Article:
The legend goes like this: More than 70 years ago, Thornton Prince came home after a night of tomcatting to find his lady waiting at home, none too pleased. To teach him a lesson, she doctored his Sunday morning chicken with a wallop of spice. "Hot peppers from the garden, I'm sure," says Andre Prince, the restaurant's current owner, and great-granddaughter of that fabled philanderer whose infidelities birthed the now-iconic dish. "She was furious—but he liked it! He liked his punishment. It's just a rumor," she adds; "I wasn't there, have mercy. But I know how the Prince men are. They're known for being ladies' men."
'Tennessee' on Serious Eats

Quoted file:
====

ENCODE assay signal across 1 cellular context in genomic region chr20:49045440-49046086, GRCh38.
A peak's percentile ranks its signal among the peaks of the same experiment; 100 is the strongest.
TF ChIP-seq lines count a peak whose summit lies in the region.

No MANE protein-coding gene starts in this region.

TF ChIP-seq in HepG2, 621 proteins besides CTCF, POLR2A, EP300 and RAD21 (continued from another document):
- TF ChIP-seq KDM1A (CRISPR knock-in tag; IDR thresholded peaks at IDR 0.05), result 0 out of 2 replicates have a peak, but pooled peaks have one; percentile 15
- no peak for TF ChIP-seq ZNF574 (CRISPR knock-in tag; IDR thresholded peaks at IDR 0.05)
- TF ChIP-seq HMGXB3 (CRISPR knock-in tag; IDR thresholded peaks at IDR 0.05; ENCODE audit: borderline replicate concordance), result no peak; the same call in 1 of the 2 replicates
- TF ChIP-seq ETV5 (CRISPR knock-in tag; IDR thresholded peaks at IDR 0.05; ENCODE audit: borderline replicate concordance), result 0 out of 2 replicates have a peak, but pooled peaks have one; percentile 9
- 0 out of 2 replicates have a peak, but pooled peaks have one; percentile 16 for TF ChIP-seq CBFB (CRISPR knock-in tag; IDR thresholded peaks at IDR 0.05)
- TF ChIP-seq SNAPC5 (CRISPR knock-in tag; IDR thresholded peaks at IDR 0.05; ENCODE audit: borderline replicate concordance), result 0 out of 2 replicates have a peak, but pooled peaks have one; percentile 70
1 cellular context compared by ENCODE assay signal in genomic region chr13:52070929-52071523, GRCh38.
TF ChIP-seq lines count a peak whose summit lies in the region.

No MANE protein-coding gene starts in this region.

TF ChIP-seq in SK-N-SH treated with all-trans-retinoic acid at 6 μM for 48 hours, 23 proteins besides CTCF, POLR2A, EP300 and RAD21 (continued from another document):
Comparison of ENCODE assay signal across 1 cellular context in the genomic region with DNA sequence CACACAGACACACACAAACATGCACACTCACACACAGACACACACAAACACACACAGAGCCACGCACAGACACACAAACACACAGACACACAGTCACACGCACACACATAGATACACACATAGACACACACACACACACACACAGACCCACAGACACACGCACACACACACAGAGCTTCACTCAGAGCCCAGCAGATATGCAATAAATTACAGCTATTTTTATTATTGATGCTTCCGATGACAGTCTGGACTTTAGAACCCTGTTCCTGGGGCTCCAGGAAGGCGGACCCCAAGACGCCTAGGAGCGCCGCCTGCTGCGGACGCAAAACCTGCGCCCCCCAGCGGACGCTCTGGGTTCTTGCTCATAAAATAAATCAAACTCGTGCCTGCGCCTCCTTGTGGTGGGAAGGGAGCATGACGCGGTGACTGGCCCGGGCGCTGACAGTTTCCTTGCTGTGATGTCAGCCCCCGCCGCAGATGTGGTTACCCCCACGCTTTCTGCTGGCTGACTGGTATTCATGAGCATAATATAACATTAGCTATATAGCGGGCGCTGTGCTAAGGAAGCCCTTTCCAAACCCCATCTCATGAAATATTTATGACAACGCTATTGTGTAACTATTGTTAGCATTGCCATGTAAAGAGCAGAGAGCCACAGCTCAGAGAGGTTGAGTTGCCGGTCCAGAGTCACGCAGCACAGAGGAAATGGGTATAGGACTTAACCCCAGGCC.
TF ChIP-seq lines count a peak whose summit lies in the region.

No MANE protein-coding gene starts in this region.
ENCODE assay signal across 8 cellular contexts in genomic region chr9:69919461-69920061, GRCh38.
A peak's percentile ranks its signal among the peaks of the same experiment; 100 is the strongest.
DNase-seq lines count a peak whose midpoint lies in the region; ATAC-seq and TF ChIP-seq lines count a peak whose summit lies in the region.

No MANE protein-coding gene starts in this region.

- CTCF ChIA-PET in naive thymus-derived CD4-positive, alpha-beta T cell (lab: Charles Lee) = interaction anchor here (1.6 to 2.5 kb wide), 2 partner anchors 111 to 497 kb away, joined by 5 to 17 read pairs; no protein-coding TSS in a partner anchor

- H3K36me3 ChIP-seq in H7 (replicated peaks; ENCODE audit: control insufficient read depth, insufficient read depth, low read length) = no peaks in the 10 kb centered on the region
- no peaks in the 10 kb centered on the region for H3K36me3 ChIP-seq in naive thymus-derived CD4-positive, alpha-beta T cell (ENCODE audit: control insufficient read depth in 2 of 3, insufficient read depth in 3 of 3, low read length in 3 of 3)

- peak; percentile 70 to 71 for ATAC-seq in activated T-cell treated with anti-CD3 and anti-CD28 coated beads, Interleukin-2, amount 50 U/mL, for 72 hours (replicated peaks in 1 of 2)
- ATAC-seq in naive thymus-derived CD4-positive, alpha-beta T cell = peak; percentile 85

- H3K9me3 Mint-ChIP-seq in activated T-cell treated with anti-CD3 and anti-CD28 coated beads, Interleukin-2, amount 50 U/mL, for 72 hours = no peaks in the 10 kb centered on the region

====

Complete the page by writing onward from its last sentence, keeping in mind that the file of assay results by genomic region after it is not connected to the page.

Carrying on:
Hi-ho, Kenji here, reporting from my temporary digs in the West Coast where, thanks to my wife and her penchant for getting offered internships in exotic seaside locations, I'll be reporting from until October. With a large country to traverse and two dogs to do it with, it only made sense to give my best friend a call, rent a car, and do things the old fashioned American way with a road trip. Take a look at everything we ate along the way.
A tribute to one of our country's favorite tastemakers is a smash hit.
Each drink at the newly opened and much-anticipated Husk Nashville attempts to tell a story—start with setting, add a dash of history, build on character, and let the experience unfold.
With outmoded state laws, like the legal split between high- and low-gravity beers (a demarcation at 5% alcohol by weight, or 6.3% by volume) and the "franchise laws" of the wholesale distribution system, Nashville once seemed destined to remain a craft beer backwater. But luckily for the locals, breweries have been popping up everywhere, and Nashville is positioning itself as a bona fide beer destination.